The Politics of Family Leave

By Buell, John | The Humanist, November-December 1996 | Go to article overview
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The Politics of Family Leave


Buell, John, The Humanist


During a state visit to Canada several years ago, President Clinton was asked about the long overtime hours many U.S. and Canadian auto workers are frequently forced to work. He responded flippantly, "Where I come from, they call that a high-class problem," and went on to suggest that the workers should be grateful for forced overtime.

The president's reading of the public mood changed as the campaign season approached. In July he asked Congress to expand the Family and Medical Leave Act, which currently allows workers to take 12 weeks of unpaid leave to care for a sick relative. He also proposed legislation that would grant employees an additional 24 hours of unpaid leave a year to tend to any family concern. Even the Republican Party now concedes the importance of this issue. Whether Clinton or Dole wins in November, we will hear much more on this topic.

Full-time U.S. workers now work on average a month more per year than they did a generation ago. The New York Times recently reported that the number of families unable to take any vacation this year increased to 38 percent from 34 percent in 1995.

With this new attention to worker and family stress, it is important to take a look at the effects of previous legislative efforts on family leave and working hours. From the sound and fury surrounding its passage, one would have thought that enactment of the first family-leave legislation in 1993 portended the biggest change in our economy since the National Labor Relations Act. Congressional liberals trotted out stories of bereft families who would be saved by such legislation. Business lobbyists made dire forecasts about the loss of U.S. competitiveness that would flow from "tying the hands" of management.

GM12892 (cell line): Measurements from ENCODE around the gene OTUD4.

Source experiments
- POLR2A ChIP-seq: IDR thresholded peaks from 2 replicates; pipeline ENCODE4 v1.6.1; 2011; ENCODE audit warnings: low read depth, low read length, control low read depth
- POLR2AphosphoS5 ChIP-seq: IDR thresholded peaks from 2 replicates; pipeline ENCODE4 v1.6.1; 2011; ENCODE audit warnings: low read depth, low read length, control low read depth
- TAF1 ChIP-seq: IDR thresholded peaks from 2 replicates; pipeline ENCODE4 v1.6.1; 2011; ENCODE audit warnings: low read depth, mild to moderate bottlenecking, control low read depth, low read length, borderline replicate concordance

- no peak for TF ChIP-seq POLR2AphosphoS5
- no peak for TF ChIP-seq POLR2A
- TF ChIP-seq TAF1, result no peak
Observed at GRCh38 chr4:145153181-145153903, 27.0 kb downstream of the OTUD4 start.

Fast forward three years and the story seems quite different. I know of no comprehensive study of family-leave practices, but it seems clear that relatively few American workers have availed themselves of the law. I suspect this is one reason why the business lobby did not press Bob Dole to make repeal of this act one cornerstone of his campaign.

Unfortunately, whatever amendments to current family leave policy emerge from the 105th Congress, the rhetorical onslaught is once again likely to signify very little improvement in the day-to-day lives of most working citizens. The problem here goes beyond the tactical dilemma of crafting a congressional majority for significant reforms. The exclusive reliance on sweeping governmental mandates has major strategic limitations. Workers are unlikely to gain more time off, more economic security, or more flexibility in the use of their time until they achieve more power in their workplaces.

Perform an intellectual experiment. (Or perhaps you live this experiment.) You are a junior-level technician or a secretary at a factory or retail outlet. Your spouse has just developed a serious medical condition and could use help around the house for a few months. Even if you are fortunate enough to be able to get along without your salary, will you ask your boss for the time off? Or threaten the boss with a suit if your request is refused?

Workers are smart enough to know that they are one downsizing away from the loss of a job and that their record in management's eyes will determine if they survive the next reorganization. I suspect that most workers now taking leaves are either virtually indispensable or work for one of those few corporations in which workers and management have negotiated genuinely cooperative agreements on such issues.

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